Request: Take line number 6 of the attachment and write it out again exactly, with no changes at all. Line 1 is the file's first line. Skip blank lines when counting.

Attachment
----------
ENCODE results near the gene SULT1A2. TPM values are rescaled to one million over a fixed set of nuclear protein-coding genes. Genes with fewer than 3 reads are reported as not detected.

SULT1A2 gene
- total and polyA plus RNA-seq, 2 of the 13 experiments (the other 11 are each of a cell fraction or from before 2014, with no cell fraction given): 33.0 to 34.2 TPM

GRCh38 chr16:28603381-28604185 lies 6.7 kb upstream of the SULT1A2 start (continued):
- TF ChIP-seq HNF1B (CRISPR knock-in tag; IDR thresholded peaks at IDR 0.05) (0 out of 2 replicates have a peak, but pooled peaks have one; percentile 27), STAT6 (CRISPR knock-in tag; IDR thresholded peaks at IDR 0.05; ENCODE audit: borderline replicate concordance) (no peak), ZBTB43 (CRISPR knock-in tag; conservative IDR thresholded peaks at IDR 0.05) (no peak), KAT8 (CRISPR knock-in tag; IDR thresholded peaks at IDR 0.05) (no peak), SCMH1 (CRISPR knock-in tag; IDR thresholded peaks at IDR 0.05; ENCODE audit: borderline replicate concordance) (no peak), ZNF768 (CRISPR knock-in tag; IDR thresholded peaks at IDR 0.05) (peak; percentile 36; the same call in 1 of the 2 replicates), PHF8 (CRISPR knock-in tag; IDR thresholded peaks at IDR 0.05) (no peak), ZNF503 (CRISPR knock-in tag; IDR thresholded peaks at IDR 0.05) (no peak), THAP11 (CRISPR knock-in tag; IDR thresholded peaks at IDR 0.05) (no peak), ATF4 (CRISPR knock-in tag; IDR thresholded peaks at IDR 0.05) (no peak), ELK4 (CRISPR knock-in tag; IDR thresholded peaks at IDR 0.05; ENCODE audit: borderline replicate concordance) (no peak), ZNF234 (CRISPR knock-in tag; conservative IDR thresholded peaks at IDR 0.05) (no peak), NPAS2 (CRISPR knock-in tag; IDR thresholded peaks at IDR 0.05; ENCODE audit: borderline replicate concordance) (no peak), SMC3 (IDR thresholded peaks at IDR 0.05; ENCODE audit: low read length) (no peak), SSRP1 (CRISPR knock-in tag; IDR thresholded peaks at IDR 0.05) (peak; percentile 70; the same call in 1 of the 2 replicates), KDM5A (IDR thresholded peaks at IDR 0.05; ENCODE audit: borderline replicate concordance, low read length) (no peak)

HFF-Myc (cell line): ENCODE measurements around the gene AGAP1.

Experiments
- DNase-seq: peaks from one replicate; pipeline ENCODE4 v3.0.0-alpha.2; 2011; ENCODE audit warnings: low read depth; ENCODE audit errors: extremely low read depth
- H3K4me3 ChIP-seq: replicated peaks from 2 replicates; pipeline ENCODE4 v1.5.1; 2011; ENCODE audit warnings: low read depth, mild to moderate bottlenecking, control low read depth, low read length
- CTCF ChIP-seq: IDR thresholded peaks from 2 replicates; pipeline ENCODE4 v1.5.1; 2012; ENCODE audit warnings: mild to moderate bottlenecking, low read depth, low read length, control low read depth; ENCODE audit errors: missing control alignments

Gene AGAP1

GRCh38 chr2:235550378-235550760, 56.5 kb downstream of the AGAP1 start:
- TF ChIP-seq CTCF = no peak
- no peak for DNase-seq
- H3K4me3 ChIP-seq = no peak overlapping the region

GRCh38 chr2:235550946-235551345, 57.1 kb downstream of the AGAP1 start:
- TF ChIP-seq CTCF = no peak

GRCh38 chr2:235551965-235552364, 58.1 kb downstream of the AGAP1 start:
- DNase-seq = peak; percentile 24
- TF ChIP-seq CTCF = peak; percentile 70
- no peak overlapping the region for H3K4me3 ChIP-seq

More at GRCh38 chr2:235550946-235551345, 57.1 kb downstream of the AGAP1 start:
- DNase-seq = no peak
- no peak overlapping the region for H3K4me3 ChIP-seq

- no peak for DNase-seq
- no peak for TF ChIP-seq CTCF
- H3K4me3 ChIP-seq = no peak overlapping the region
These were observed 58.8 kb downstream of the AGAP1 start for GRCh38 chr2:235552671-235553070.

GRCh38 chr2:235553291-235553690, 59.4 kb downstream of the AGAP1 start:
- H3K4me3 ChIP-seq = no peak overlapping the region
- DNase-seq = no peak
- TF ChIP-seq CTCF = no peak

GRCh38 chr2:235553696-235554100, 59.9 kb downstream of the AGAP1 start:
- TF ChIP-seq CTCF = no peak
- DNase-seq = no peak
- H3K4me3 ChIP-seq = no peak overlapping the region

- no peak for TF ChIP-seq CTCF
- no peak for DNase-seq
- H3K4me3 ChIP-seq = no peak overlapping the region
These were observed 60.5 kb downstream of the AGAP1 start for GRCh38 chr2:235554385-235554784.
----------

HFF-Myc (cell line): ENCODE measurements around the gene AGAP1.